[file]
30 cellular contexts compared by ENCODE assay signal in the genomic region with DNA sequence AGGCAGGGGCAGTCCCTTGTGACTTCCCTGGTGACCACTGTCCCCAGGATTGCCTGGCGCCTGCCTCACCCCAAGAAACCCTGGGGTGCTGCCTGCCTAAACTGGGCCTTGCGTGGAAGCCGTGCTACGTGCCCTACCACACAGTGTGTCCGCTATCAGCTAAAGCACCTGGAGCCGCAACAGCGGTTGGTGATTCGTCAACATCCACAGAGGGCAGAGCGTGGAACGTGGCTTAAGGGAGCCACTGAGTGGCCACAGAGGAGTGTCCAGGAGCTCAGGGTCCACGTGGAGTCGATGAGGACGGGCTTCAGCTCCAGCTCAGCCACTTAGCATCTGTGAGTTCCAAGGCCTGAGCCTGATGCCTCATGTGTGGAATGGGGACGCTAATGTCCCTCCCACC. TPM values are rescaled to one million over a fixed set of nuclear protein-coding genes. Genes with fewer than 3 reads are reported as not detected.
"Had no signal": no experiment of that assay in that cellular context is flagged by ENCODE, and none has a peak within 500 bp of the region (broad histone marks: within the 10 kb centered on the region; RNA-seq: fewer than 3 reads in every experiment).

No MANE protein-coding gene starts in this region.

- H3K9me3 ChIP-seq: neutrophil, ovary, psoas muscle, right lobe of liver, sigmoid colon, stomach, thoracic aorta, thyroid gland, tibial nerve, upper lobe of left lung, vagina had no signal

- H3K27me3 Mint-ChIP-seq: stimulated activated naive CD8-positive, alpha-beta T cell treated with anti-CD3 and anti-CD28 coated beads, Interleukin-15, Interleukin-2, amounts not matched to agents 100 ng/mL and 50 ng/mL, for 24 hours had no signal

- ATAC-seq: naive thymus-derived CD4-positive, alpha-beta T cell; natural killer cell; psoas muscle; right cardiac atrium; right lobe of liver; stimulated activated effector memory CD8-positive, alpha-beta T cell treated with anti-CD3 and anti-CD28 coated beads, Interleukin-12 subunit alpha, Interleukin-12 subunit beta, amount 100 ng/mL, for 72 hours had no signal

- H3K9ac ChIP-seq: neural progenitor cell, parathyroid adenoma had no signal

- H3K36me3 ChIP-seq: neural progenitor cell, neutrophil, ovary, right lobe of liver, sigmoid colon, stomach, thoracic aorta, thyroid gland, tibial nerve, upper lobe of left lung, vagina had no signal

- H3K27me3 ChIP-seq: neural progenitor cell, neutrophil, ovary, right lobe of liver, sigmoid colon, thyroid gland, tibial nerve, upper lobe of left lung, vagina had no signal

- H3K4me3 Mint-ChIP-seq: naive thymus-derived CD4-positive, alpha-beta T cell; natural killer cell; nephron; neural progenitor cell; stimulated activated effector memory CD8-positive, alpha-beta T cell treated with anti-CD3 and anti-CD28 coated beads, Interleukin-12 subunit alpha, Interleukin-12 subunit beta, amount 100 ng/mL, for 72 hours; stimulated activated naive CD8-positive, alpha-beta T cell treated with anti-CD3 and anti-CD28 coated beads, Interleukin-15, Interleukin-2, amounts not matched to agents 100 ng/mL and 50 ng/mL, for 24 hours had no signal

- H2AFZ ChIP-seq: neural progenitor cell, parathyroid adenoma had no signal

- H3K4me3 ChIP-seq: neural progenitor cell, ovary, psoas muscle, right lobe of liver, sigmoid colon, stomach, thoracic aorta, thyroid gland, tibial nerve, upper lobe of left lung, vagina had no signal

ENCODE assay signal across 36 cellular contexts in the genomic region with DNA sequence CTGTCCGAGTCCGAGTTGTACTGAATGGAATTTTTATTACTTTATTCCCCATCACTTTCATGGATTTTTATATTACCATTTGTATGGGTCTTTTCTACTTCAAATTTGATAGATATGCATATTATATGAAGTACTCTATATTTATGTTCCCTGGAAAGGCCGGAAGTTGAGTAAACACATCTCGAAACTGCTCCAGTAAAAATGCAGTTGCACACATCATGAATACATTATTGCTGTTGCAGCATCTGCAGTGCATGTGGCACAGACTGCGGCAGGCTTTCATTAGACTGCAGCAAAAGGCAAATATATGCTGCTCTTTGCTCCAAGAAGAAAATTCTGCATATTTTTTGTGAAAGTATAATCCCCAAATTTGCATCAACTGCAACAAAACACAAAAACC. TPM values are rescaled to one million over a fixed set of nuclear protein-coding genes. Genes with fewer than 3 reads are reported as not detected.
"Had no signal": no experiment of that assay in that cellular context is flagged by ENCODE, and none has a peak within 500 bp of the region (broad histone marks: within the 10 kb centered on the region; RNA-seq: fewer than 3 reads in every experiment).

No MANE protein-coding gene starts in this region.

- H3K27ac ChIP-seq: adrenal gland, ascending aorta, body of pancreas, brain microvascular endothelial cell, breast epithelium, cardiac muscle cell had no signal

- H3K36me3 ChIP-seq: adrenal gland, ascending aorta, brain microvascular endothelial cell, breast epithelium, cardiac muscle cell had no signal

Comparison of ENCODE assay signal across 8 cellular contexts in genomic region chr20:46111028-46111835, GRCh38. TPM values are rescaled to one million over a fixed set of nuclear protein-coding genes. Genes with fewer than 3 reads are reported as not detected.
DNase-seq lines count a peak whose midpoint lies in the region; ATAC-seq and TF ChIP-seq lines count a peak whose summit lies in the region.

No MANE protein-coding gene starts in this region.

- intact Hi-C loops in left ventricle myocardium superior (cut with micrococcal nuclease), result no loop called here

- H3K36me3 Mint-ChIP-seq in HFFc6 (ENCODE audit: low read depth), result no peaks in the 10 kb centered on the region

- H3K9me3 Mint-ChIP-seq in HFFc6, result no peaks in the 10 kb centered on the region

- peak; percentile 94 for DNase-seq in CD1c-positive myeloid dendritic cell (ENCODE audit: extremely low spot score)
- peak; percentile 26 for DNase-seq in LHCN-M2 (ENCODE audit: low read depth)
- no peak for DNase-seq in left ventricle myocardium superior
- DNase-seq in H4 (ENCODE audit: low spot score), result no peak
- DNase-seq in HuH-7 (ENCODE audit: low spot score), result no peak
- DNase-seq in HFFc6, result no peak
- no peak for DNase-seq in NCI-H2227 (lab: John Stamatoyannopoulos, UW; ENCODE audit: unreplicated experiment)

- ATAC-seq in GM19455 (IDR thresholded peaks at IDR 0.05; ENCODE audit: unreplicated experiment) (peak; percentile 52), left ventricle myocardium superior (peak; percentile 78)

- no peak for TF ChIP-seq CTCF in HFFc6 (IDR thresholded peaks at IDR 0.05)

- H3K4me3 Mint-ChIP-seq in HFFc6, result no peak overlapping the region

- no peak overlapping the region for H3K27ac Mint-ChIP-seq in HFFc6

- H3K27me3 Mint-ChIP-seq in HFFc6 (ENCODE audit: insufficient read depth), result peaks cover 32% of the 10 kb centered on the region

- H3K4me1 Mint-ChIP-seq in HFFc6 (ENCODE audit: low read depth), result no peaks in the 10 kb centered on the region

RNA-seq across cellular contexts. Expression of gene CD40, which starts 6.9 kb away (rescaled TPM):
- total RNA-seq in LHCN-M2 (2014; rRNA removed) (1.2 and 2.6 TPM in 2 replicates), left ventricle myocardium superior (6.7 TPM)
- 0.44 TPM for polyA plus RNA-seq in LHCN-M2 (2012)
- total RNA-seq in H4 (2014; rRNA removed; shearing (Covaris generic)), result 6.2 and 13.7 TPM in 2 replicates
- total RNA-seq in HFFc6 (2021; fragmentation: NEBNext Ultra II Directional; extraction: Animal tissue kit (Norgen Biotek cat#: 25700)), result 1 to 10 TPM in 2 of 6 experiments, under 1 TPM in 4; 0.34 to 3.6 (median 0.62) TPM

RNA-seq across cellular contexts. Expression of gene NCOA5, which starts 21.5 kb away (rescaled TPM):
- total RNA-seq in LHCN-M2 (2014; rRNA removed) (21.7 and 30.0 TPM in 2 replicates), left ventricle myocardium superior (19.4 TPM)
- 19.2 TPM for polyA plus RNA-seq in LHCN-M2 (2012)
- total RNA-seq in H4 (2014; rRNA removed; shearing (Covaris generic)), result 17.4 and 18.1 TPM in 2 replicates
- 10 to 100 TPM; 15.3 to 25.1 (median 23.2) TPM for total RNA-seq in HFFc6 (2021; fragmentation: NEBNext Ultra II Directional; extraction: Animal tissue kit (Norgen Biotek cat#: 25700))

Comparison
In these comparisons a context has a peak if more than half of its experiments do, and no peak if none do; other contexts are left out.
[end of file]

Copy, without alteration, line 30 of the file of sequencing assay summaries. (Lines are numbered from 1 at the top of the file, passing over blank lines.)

- no peak for DNase-seq in NCI-H2227 (lab: John Stamatoyannopoulos, UW; ENCODE audit: unreplicated experiment)